ROMBERGER, Bengohan. Retired farmer, was born in Mifflin township, Dauphin county, Pa., January 17, 1821. His grandfather Balzer Romberger, was the son of a German settler in Lancaster county, Pa., and was a laborer. He married, in Lebanon county, a Miss Bricker; they had nine children. Mr. Romberger died at the home of his son Baltzer, in Mifflin township, aged eighty-eight; his wife died at the same place in her seventy-eighth year. He was a pioneer, and had a hard fight in life. Three times he was driven from his home by the Indians. He was an old school Democrat and an old school Lutheran. Baltzer Romberger(2), father of Bengohan, was born in Lebanon county, Pa., in 1778. He received a German education in subscription schools, and was a farmer and blacksmith. He began business as a smith, and later in life came to Lykens Valley and bought six hundred acres of land, for a part of which he paid $10 per acre; the land was all in timber. With the assistance of his family, Mr. Romberger cleared this land, and erected upon it the needed buildings, made fences, planted an orchard, etc. He then engaged in stock raising.
Baltzer Romberger, Jr., was married, in Lebanon, Pa., to Elizabeth Seacrer, born in Lebanon, daughter of Conrad Seacrer, a farmer of Lebanon county. They had eleven children: Mary, deceased, wife of Daniel Matter, farmer; Catherine, deceased, wife of Philip Matter; George and Daniel, deceased; Bengohan; Hannah, wife of Jacob woodside, Berrysburg, Pa.; Rebecca, deceased, wife of Jere Horner; David, deceased; Baltizer, farmer; Susan, deceased, wife of John Bordner; and Elizabeth, deceased, wife of Jacob Hoy. Mr. And Mrs. Romberger were prominent and active members of the Lutheran church. Mr. Romberger was deacon and elder. His politics were Democratic. He died in Mifflin township in 1838; his wife died in the same place in 1860, at the home of her son Bengohan, who watched over her in her declining years. She was exemplary in all the relations of life, and especially was she wise and faithful in the training of her family.
Bengohan Romberger attended subscription schools in Mifflin township in the winter and further educated himself by reading and private study. From early boyhood he worked on the farm of his father, helping to clear and cultivate the land. He remained upon the farm until he was seventeen years of age, when his father died. He then spent two years as clerk in a store at Gratz, and after that, until he was twenty-one, he was clerk in the store of this brother-in-law at Curtin, Pa. Mr. Romberger then purchased the homestead of one hundred and seventeen acres, paying $66.66 per acre. Part of the price he paid with money saved from his earnings, and for the resst he went into debt. After cultivating this farm for four years, he sold it for twice as much as he paid for it, and bought another farm of one hundred and ten acres, which he improved, and occupied for ten years, and then sold. He then bought a third farm of one hundred and fifty acres, well improved, which he still operates. He purchased also another farm of ninety acres, which he keeps under cultivation. He is interested in live stock. He is a very industrious man, working early and late, and making every day tell toward provision for the present and future needs of himself and family.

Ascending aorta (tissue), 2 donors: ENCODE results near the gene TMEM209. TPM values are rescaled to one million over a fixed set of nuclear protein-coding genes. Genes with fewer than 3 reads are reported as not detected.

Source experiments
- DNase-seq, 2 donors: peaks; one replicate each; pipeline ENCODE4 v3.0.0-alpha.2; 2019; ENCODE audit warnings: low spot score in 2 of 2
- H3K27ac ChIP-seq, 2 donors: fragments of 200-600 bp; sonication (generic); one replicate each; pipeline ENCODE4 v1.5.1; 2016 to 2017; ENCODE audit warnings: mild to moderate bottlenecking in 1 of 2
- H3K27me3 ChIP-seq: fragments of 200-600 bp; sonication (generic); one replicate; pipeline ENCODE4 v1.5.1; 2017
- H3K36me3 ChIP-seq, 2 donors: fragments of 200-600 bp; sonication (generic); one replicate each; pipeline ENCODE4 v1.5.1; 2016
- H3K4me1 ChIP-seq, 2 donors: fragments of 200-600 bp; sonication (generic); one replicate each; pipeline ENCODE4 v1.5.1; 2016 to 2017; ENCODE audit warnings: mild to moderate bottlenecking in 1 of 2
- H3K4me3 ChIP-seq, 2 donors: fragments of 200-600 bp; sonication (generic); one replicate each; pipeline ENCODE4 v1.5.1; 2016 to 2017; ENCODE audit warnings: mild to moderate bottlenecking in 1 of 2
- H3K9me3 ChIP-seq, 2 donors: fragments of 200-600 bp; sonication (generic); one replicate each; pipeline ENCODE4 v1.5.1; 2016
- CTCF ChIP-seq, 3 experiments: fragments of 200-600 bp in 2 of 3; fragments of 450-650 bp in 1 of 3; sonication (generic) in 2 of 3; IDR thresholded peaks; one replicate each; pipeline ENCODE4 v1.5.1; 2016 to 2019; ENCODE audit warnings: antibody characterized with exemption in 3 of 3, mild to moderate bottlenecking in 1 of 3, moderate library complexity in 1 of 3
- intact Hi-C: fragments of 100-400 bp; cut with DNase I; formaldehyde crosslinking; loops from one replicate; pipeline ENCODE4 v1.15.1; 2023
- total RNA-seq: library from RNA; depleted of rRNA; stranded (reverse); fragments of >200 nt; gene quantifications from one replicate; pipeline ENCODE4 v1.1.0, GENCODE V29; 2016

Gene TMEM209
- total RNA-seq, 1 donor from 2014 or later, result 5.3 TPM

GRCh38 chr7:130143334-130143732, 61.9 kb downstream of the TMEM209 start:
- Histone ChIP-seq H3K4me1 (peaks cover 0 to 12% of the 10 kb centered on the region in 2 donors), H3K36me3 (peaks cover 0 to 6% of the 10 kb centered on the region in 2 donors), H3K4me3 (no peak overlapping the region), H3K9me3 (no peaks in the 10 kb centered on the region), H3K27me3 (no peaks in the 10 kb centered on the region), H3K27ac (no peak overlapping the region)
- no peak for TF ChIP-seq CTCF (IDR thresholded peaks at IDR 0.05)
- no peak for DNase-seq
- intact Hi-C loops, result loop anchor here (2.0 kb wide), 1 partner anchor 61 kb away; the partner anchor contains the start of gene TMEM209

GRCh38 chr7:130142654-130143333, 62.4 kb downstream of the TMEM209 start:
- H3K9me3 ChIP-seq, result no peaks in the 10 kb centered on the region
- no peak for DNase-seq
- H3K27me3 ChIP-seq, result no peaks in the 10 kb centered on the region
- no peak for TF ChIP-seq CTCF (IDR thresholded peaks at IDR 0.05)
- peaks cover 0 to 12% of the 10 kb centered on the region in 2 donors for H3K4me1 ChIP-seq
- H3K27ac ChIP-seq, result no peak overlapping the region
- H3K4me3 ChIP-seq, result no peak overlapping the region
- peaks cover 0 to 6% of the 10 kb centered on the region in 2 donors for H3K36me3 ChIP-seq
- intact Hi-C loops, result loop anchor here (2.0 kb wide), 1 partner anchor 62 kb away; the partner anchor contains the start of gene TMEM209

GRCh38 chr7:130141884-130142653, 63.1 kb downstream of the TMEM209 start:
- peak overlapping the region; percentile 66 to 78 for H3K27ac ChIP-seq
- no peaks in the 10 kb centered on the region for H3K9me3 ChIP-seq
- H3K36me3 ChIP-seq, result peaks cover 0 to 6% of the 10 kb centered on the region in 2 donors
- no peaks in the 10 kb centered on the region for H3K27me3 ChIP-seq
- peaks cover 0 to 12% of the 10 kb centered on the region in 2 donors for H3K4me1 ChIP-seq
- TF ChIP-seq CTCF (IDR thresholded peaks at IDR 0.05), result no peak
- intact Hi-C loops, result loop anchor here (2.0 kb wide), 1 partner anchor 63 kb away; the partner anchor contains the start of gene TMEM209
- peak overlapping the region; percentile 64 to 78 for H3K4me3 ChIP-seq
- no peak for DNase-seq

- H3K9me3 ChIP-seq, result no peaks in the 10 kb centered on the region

Mr. Romberger was married, in Washington township, in 1842, to Amelia, daughter of Joseph Fisher, farmer, born in Mifflin township in 1822. They had five children: Daniel, deceased; Joseph F., merchant at Berrysburg; Mary M., deceased, wife of Charles Mattis; Nathan, farmer, Lykens township; and one child died in infancy. Mrs. Amelia Romberger died in 1869. She was a hard working worthy woman. On April 2, 1876, Mr. Romberger married his second wife, Hannah Schreffler, born in Northumberland county, January 5, 1837; daughter of Peter and Elizabeth (Gutzer) Schreffler, farmers of Berks county, and the parents of fourteen children. Mr. and Mrs. Romberger had no Children. Mrs. Romberger had been previously married to Elias Troutman, by whom she had two children: J. Frankly, residing in Cleveland, Ohio; and Catherine S., who died young.
Mr. Romberger was a school director for two terms and tax collector for seven terms. He has been a merchant for many years, and has been enterprising and successful, displaying business tact and talent. He is a man of dominant public spirit, as much interested in the advancement of the town as in the success of his own business. He has been aptly called the "Father of Berrysburg," which is an expression of the general conviction as to his plans and purposes in the improvement of the community. He has built many well arranged dwellings, among them his own home, which he furnished with all conveniences, at an outlay of $4000. In church affairs he is even more prominent, as an honored member of the Lutheran church, old school, which he has served as trustee, deacon and elder. The brick of which the fine house of worship of that denomination is built was burned on his farm. He collected most of the money to pay for the erection of the edifice, and was himself the largest contributor to the fund. He has spent for the church, first and last, the sum of $8,000. In some respects Berrysburg is a model town, and to the intelligence, enterprise, public spirit and liberality of Mr. Romberger much of its attractiveness is due. The town has always been an object of his care and service, and its citizens in turn love to honor Mr. Romberger as a public benefactor.
Historical Review of Dauphin County